Xenos Is A FREE Dynamic Stochastic Synthesizer


Raphael Radna releases Xenos, a FREE synth plugin for macOS and Windows.

If you’re looking for something a little bit different, experimental, and even a little crazy, Xenos might be for you.

I should maybe tweak that last sentence, given the fact that, as noise makers, we’re all a little bit crazy by default.

Xenos takes a slightly different approach from most synths we feature by utilizing Dynamic Stochastic Synthesis (DSS). DSS is an algorithm created by the Greek-French composer Iannis Xenakis, who pioneered Musique Stochastique, merging music, technology, and mathematics.

The DSS algorithm is founded on the concept of probability distributions. This form of synthesis applies random variations to repeating wave cycles, driven by a series of random walks that control parameters like duration and amplitude.

Xenos has a very plain interface, which is good because it makes it easier to grasp the concept of DSS. Synths that are outside of the norm in any way often provide a great learning experience whether you use them regularly or not.

The interface has three sections: Pitch, Amplitude, and Global.

The Pitch and Amplitude sections contain their respective random walk controls, and the Global section includes controls for the Amp Envelope, Quantization, and Segments per wave cycle.

Raphael Radna put together a very helpful overview video that explains and demonstrates the function of various controls. For example, how the Pitch Width slider increases/decreases the pitch range of the voice. Or how the Amplitude Gain slider functions as a loudness control.

You can choose the type of stochastic distribution applied from the Distribution box. The various types are random number generators that produce different probabilities influencing the random walk differently. In turn, they significantly impact the wave produced and the sound you create.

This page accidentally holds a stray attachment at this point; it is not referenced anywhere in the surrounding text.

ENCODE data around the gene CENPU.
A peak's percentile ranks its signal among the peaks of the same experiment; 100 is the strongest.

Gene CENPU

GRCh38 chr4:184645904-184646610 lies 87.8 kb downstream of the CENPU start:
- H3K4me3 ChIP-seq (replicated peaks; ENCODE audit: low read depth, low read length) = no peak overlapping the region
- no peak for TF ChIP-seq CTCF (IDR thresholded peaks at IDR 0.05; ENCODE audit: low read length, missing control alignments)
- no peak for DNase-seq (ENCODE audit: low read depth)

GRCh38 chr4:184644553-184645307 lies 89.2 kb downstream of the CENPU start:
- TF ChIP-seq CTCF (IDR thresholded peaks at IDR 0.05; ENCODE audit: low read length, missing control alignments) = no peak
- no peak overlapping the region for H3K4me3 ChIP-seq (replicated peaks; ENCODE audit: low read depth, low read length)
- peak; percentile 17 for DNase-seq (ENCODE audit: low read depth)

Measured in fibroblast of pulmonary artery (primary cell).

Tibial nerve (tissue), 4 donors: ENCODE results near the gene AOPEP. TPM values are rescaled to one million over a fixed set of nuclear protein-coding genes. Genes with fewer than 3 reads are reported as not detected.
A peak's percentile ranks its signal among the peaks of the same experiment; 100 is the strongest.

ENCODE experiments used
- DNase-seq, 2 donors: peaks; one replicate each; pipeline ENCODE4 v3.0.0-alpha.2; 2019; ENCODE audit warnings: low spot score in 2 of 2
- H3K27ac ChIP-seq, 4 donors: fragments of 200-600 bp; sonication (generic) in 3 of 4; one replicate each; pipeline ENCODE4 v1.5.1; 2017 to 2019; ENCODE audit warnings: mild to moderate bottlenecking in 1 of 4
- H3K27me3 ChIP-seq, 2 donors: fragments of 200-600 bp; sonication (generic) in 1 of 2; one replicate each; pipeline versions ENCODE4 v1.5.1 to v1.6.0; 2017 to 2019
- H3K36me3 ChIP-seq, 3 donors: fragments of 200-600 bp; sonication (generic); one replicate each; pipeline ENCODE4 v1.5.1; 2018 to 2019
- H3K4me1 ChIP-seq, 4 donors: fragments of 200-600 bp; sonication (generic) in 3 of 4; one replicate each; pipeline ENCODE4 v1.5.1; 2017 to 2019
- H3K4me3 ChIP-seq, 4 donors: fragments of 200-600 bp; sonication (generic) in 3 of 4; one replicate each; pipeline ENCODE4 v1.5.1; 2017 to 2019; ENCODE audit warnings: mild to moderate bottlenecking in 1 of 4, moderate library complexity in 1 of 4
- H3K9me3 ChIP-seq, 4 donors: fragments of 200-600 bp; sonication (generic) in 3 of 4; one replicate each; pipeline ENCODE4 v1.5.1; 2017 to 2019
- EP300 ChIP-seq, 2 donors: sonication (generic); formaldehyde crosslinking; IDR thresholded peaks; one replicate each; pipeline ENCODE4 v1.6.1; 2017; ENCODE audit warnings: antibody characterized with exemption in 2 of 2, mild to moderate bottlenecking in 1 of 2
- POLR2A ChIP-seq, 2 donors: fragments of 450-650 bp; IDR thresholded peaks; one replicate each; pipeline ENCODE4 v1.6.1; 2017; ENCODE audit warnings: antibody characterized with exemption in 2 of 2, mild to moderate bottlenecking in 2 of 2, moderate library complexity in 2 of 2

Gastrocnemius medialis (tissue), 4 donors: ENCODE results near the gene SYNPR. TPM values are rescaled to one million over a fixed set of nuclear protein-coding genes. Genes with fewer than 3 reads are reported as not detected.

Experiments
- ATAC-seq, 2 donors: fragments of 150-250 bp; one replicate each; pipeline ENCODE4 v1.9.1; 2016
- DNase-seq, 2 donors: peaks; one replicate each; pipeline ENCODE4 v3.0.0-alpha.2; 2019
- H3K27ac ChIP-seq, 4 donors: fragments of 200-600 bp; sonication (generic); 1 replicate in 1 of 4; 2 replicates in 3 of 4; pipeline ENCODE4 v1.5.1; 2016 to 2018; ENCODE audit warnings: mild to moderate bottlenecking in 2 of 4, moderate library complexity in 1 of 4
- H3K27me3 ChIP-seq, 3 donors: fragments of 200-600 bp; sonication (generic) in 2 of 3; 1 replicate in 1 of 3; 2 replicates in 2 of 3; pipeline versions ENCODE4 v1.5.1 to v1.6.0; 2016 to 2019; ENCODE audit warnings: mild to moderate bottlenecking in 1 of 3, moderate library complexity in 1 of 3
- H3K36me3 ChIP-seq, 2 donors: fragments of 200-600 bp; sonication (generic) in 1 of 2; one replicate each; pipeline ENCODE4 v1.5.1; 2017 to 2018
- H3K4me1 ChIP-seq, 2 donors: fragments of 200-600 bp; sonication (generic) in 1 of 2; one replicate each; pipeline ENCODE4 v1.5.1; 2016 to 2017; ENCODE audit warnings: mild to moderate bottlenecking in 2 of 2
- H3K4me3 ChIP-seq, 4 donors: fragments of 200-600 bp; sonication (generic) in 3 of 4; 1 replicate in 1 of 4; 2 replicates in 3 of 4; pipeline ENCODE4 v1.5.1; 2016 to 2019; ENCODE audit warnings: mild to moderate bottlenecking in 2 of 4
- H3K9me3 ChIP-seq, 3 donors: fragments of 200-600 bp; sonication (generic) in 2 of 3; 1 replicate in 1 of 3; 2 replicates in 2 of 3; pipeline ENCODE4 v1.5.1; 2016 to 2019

If you listen to the musical works of Iannis Xenakis, much of it is fairly wild, in sections at least. Even pieces that sound slightly more traditional have an unsettling quality, and Xenos captures that untamed character.

Xenos isn’t a synth you hear and instantly know where you want to use it; it won’t slip straight into your Huey Lewis and the News cover band (well, probably not). But everything has its place, and it already has me wanting to learn more about Iannis Xenakis and DSS.

If Xenos doesn’t provide enough craziness for the day, check out Sick Beat Betty!

Xenos is available in AU and VST3 formats for macOS and Windows.

Download: Xenos


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About Author

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James is a musician and writer from Scotland. An avid synth fan, sound designer, and coffee drinker. Sometimes found wandering around Europe with an MPC in hand.


  1. Crazy stuff !
    The weird cornemuse sound is sick !
    Need to try this thing !
    Moreover, great article James, very well written ;)

  2. Ronan Fed has released Essence+ a Subtractive Polyphonic Synth. His site is down, but can be had from KVR or Plugins4free

  3. Yes, the big “I” often get interpreted like an L. So a name like that new age composer Yanni (Yiannis Chryssomallis)

  4. Echoing the above note that his name is Iannis, starting with an i. One of my favorite composers! Looking forward to checking this out; thanks for posting about it

  5. Now I know what an angry swarm of NES consoles sound like, heh.
    The OSC/pitch part would be interesting as an oscillator module inside Surge XT.

  6. Bass Lightyear


    Anybody figured out how to work around Apple’s f*ck1ng restrictions in Ventura? All I get when instantiating it is…

    “Xenos.component” can’t be opened because Apple cannot check it for malicious software.
    This software needs to be updated. Contact the developer for more information.

    • Done (and having fun !!!)

      In System Settings > Privacy & Security, allow“Xenos.component” to be executed.

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